However, what we saw at the Conservative conference in Birmingham this year was a party in which these appear to be breaking down.  The root of its troubles came just ten days earlier. The government began its ‘new era’ on Friday 23rd September when Kwasi Kwarteng, the chancellor, laid out its economic approach: a growth-driven agenda, based on tax cuts funded by borrowing.  However, the markets didn’t like it, with sterling and government bonds going into freefall. The impression was of a government losing control of the economy. The public and political reaction was strong, and seemed to catch Truss and Kwarteng by surprise.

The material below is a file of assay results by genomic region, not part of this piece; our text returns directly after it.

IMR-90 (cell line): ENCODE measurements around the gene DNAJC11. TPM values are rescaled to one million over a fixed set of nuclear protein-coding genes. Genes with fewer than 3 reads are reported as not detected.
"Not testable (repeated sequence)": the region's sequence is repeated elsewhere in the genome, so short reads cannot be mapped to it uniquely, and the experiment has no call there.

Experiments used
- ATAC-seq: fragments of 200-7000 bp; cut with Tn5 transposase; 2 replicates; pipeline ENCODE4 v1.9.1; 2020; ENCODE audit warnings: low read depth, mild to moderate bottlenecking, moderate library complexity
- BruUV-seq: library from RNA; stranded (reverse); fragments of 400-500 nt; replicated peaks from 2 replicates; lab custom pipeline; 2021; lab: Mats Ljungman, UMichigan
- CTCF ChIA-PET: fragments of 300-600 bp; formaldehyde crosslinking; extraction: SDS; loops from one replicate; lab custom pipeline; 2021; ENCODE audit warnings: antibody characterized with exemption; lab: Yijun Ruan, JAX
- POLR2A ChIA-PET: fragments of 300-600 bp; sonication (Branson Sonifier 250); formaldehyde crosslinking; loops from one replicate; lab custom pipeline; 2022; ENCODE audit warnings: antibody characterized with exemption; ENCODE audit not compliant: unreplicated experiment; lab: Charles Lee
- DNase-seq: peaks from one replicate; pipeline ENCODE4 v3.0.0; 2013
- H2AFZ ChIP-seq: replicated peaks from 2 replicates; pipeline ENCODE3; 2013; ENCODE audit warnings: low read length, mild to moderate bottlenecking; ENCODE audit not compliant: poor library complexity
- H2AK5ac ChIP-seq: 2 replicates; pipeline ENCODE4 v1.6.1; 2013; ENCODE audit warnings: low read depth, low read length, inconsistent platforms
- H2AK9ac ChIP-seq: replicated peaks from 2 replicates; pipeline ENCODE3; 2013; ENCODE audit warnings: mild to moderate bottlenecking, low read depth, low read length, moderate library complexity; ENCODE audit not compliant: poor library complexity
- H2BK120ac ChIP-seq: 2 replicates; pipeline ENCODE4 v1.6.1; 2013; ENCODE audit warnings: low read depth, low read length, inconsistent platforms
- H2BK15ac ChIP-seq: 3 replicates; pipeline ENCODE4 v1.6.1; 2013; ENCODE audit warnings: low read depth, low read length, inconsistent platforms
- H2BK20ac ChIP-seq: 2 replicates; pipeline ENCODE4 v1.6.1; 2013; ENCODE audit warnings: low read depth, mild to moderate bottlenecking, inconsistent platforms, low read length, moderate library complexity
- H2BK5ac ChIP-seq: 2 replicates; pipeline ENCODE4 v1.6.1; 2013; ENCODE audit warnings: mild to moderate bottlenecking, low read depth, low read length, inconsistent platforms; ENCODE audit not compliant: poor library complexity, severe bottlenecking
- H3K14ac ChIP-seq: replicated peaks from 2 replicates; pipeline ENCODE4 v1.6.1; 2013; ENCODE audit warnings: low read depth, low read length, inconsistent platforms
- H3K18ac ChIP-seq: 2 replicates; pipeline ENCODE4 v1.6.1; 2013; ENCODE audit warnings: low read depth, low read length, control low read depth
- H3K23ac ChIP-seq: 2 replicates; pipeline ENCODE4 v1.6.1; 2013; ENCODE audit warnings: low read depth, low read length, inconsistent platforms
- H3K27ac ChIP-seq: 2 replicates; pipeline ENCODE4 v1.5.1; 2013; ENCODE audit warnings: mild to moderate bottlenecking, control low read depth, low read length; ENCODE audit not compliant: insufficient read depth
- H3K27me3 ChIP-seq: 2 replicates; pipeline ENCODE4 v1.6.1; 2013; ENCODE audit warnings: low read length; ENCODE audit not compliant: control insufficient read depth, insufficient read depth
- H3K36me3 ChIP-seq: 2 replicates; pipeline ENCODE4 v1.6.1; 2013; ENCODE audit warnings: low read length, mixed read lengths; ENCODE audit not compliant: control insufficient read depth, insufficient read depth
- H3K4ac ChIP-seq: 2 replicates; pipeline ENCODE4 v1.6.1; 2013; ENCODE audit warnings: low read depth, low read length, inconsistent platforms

What could have been a triumphant debut for Liz Truss as leader and Prime Minister, therefore, became a litany of troubles:

MPs were in open rebellion against government policy, particularly over unfunded tax-cuts for the wealthiest.  This was promptly reversed, and even the leader herself seemed unable to back her Chancellor in TV interviews.

There was more criticism about the apparent unwillingness to commit to uprating working-age benefits in line with inflation, including from Cabinet ministers like Penny Mordaunt and Robert Buckland.

There was confusion over key policy announcements: would the government bring forward its more detailed fiscal plans or not? No one seemed to know.

Party members – who let’s not forget voted for Truss over the MP’s favourite Rishi Sunak – were publicly complaining in a conference session with Party Chairman, Jake Berry, that they were ‘sick and tired’ of having to defend the actions of Conservative MPs and ministers.